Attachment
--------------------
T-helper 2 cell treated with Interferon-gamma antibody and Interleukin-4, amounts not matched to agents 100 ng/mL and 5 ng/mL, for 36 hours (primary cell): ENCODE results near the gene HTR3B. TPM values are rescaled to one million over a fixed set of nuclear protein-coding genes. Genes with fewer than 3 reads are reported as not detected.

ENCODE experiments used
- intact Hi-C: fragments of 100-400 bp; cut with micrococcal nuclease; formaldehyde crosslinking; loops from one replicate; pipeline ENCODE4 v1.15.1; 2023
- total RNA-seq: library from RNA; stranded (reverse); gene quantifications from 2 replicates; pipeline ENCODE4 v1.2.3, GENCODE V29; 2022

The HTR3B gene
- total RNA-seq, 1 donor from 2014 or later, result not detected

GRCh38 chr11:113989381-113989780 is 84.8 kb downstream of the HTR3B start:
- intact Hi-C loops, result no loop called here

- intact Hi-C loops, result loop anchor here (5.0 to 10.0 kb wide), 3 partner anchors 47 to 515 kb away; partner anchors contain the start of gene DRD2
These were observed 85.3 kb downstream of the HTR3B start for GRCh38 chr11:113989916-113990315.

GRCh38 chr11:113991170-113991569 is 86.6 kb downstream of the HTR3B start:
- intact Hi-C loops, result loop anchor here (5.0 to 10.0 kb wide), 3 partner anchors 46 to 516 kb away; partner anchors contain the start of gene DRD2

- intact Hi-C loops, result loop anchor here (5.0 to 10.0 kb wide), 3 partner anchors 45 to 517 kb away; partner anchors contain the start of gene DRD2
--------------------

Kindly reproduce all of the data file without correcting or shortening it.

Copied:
T-helper 2 cell treated with Interferon-gamma antibody and Interleukin-4, amounts not matched to agents 100 ng/mL and 5 ng/mL, for 36 hours (primary cell): ENCODE results near the gene HTR3B. TPM values are rescaled to one million over a fixed set of nuclear protein-coding genes. Genes with fewer than 3 reads are reported as not detected.

ENCODE experiments used
- intact Hi-C: fragments of 100-400 bp; cut with micrococcal nuclease; formaldehyde crosslinking; loops from one replicate; pipeline ENCODE4 v1.15.1; 2023
- total RNA-seq: library from RNA; stranded (reverse); gene quantifications from 2 replicates; pipeline ENCODE4 v1.2.3, GENCODE V29; 2022

The HTR3B gene
- total RNA-seq, 1 donor from 2014 or later, result not detected

GRCh38 chr11:113989381-113989780 is 84.8 kb downstream of the HTR3B start:
- intact Hi-C loops, result no loop called here

- intact Hi-C loops, result loop anchor here (5.0 to 10.0 kb wide), 3 partner anchors 47 to 515 kb away; partner anchors contain the start of gene DRD2
These were observed 85.3 kb downstream of the HTR3B start for GRCh38 chr11:113989916-113990315.

GRCh38 chr11:113991170-113991569 is 86.6 kb downstream of the HTR3B start:
- intact Hi-C loops, result loop anchor here (5.0 to 10.0 kb wide), 3 partner anchors 46 to 516 kb away; partner anchors contain the start of gene DRD2

- intact Hi-C loops, result loop anchor here (5.0 to 10.0 kb wide), 3 partner anchors 45 to 517 kb away; partner anchors contain the start of gene DRD2